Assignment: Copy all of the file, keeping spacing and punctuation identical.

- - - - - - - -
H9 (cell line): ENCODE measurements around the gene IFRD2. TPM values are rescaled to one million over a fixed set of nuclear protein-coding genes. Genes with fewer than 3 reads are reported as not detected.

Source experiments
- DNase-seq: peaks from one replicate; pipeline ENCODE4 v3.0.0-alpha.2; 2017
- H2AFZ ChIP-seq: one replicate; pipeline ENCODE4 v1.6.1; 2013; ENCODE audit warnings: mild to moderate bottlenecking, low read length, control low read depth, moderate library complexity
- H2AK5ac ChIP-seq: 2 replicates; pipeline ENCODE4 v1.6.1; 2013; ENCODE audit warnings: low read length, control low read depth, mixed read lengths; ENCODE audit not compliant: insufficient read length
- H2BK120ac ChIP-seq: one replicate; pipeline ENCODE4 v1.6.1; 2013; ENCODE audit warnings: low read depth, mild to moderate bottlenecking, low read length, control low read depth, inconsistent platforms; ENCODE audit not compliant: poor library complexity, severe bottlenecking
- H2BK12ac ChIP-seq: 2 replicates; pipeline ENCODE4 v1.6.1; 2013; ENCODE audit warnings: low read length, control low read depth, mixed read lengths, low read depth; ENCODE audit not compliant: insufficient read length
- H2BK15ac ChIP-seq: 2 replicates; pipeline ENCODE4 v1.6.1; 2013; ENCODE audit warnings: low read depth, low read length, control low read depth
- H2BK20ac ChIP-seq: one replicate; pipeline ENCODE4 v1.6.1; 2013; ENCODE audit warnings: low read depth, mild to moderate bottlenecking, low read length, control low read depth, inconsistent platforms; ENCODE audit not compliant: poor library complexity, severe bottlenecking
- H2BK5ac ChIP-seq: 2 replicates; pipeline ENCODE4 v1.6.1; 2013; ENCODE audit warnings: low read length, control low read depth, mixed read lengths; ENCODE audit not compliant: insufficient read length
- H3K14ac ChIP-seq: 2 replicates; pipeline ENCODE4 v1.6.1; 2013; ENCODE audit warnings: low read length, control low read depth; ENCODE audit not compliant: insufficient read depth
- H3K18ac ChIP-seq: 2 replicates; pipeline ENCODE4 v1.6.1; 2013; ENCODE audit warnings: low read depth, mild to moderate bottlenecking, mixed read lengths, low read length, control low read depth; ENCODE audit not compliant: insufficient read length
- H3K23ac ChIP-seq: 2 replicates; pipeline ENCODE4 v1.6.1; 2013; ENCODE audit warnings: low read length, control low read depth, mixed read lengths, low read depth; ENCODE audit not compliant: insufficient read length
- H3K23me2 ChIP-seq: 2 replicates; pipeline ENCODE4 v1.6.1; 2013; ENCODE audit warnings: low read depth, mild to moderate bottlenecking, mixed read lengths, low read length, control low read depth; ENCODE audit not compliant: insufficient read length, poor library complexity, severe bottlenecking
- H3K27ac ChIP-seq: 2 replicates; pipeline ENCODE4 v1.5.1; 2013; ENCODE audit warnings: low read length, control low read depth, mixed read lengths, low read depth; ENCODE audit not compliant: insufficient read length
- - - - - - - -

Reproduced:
H9 (cell line): ENCODE measurements around the gene IFRD2. TPM values are rescaled to one million over a fixed set of nuclear protein-coding genes. Genes with fewer than 3 reads are reported as not detected.

Source experiments
- DNase-seq: peaks from one replicate; pipeline ENCODE4 v3.0.0-alpha.2; 2017
- H2AFZ ChIP-seq: one replicate; pipeline ENCODE4 v1.6.1; 2013; ENCODE audit warnings: mild to moderate bottlenecking, low read length, control low read depth, moderate library complexity
- H2AK5ac ChIP-seq: 2 replicates; pipeline ENCODE4 v1.6.1; 2013; ENCODE audit warnings: low read length, control low read depth, mixed read lengths; ENCODE audit not compliant: insufficient read length
- H2BK120ac ChIP-seq: one replicate; pipeline ENCODE4 v1.6.1; 2013; ENCODE audit warnings: low read depth, mild to moderate bottlenecking, low read length, control low read depth, inconsistent platforms; ENCODE audit not compliant: poor library complexity, severe bottlenecking
- H2BK12ac ChIP-seq: 2 replicates; pipeline ENCODE4 v1.6.1; 2013; ENCODE audit warnings: low read length, control low read depth, mixed read lengths, low read depth; ENCODE audit not compliant: insufficient read length
- H2BK15ac ChIP-seq: 2 replicates; pipeline ENCODE4 v1.6.1; 2013; ENCODE audit warnings: low read depth, low read length, control low read depth
- H2BK20ac ChIP-seq: one replicate; pipeline ENCODE4 v1.6.1; 2013; ENCODE audit warnings: low read depth, mild to moderate bottlenecking, low read length, control low read depth, inconsistent platforms; ENCODE audit not compliant: poor library complexity, severe bottlenecking
- H2BK5ac ChIP-seq: 2 replicates; pipeline ENCODE4 v1.6.1; 2013; ENCODE audit warnings: low read length, control low read depth, mixed read lengths; ENCODE audit not compliant: insufficient read length
- H3K14ac ChIP-seq: 2 replicates; pipeline ENCODE4 v1.6.1; 2013; ENCODE audit warnings: low read length, control low read depth; ENCODE audit not compliant: insufficient read depth
- H3K18ac ChIP-seq: 2 replicates; pipeline ENCODE4 v1.6.1; 2013; ENCODE audit warnings: low read depth, mild to moderate bottlenecking, mixed read lengths, low read length, control low read depth; ENCODE audit not compliant: insufficient read length
- H3K23ac ChIP-seq: 2 replicates; pipeline ENCODE4 v1.6.1; 2013; ENCODE audit warnings: low read length, control low read depth, mixed read lengths, low read depth; ENCODE audit not compliant: insufficient read length
- H3K23me2 ChIP-seq: 2 replicates; pipeline ENCODE4 v1.6.1; 2013; ENCODE audit warnings: low read depth, mild to moderate bottlenecking, mixed read lengths, low read length, control low read depth; ENCODE audit not compliant: insufficient read length, poor library complexity, severe bottlenecking
- H3K27ac ChIP-seq: 2 replicates; pipeline ENCODE4 v1.5.1; 2013; ENCODE audit warnings: low read length, control low read depth, mixed read lengths, low read depth; ENCODE audit not compliant: insufficient read length